You are on page 1of 3


Layla Ziani

Mrs. Balka

My fav class

Beloved In Class Essay Prompt 2

After American soldiers came back from Viet Nam in 1973, their lives were changed for

better or worse, mostly for the worst. After coming home, many families saw a drastic change in

control, personality, and individuality from their deployed sons. As more and more physicians

and psychologists started treating these young men, almost all of them believed that the reason

why they were not reclaiming their manhood and independence was because the traumatizing

experiences they went through in Indochina. In order to reclaim the liberty they had lost while

overseas, psychologists as well as life coaches recommended that these men make peace with the

past. As more and more men made peace with their past experiences, the more and more they

began to regain control in their lives. However, devastating effects like this did not just happen

during the Vietnam war but in order to bring light to the idea of making peace with the past in

order to regain control in one’s life, author Toni Morrison uses the character of Paul D as a

vehicle to strengthen the idea that confronting one’s experiences and making peace with the past

will allow one to truly achieve physical and emotional freedom.

In order to strengthen Morrison's purpose that in order to truly achieve liberty and

independence from oppression, one must acknowledge the past in addition to making peace with

it, Morrison uses the character of Paul D as a vehicle for that message. After being set free from

slavery, Paul D began to suppress his memories of “the taste of iron,” Sethe, Sixo, “the sight of

butter,” and “the smell of hickory” all into a “tobacco tin lodged” in his chest. To Paul D, this

metaphorical box acts as the place in which he locks away all his memories from slave life in

hopes of not coming in contact with them ever again. Throughout his life as a free man, Paul

makes sure that this box will stay “rusted shut.” In the eyes of many, pushing away past abuses

may seem logical, but through the metaphor of having a tin box in the heart actually does the

opposite when trying to attain freedom. Without even realizing it, Paul D was indirectly

bringing back memories of the injustices he experienced during slavery because the metaphor of

the tin box of memories is synonymous with the prison box Paul D was kept in when prisoner.

Being kept prisoner in an underground box was one of the lowest points in Paul D’s life, through

being physically abused to experiencing sexual assault, Paul D decides to use the prison box

where he was kept prisoner as a metaphorical place where he stashes all his memories. Through

doing this, Paul D is not reclaiming his individuality and letting the past go, although he is

physically free, he has never abandoned the idea of being a prisoner because he is keeping all his

memories locked up in his prison box. Keeping memories stashed away in a metaphorical box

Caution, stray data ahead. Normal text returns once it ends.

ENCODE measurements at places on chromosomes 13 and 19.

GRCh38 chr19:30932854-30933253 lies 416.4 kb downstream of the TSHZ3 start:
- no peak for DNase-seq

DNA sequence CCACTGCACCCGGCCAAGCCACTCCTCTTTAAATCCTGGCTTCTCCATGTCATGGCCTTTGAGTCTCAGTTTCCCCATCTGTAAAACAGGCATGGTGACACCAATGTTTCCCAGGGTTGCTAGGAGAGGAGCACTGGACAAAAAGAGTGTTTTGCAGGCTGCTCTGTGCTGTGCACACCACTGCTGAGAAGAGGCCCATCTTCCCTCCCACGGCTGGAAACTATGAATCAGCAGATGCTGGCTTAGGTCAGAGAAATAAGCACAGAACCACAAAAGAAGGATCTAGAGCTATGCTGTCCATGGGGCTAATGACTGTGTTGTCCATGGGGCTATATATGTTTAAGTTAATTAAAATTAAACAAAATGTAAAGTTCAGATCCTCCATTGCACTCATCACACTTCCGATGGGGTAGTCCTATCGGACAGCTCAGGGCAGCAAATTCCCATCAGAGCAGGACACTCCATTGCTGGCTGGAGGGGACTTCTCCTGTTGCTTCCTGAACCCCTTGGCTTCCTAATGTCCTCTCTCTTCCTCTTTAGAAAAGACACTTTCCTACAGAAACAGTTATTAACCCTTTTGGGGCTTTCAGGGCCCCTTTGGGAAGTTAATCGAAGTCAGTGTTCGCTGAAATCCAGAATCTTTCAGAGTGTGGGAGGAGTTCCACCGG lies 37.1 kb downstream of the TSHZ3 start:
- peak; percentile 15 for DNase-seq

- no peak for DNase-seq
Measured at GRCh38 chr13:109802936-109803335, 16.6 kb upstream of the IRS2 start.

of shame does not do any good psychologically. As we can see from Beloved’s return to the

physical world, Paul D begins to lose control of himself and his surroundings; Beloved begins to

“[move] him.” As Beloved returns, Paul D is unable to sleep or sit in any room of 124 except

“the cold room “ without feeling suppressed or uncomfortable. On the superficial level, Beloved

is Sethe’s dead daughter that has come back to life, however, diving deeper into her character,

Beloved is the symbolic personification of slavery. Looking at Paul D through a different lense,

one can understand that slavery is indirectly still affecting him and controlling his emotional and

mental stability, Beloved being the symbol or representation of slavery that is moving him

physically around 124 from room to room. However, after being controlled by slavery for a few

weeks, Beloved pleads him to “touch [her] on the inside part” and “call [her, her] name.” As

Beloved does this, Paul D begs Beloved to “go away” and “go back to bed,” but she doesn’t. In

the end, Paul D and Beloved end up having a mystical sexual experience where Paul D is finally

able to let go of his past and live in the future. The symbolic personification of Beloved of

slavery in this moment is extremely important because although it is short, it gives a flash of

insight into the intimate feelings that Paul D has been repressing and finally lets go. When

Beloved begs Paul D to acknowledge her, this moment is a symbolic representation of how Paul

D has neglected his past and not taken ownership of his experiences. But, when Paul D finally

accepts Beloved, this moment represents him finally making peace with his past and taking

ownership of it. As the story transitions, readers see how after this experience with Beloved

(who in reality is a symbol of slavery), Paul D has let his past experiences flourish and has

regained control of his life. Instead of slavery moving him, he starts moving himself, even going

as far as to confront Sethe about his brief affair with Beloved. The metaphorical “tin box” is no

longer in his heart and he can now live peacefully in the future instead of the past, Paul D broke

the chains that bind him to slavery.

In conclusion, author Toni Morrison uses the character of Paul D as a vehicle to

strengthen the idea that confronting one’s experiences and making peace with the past will allow

one to truly achieve physical and emotional freedom.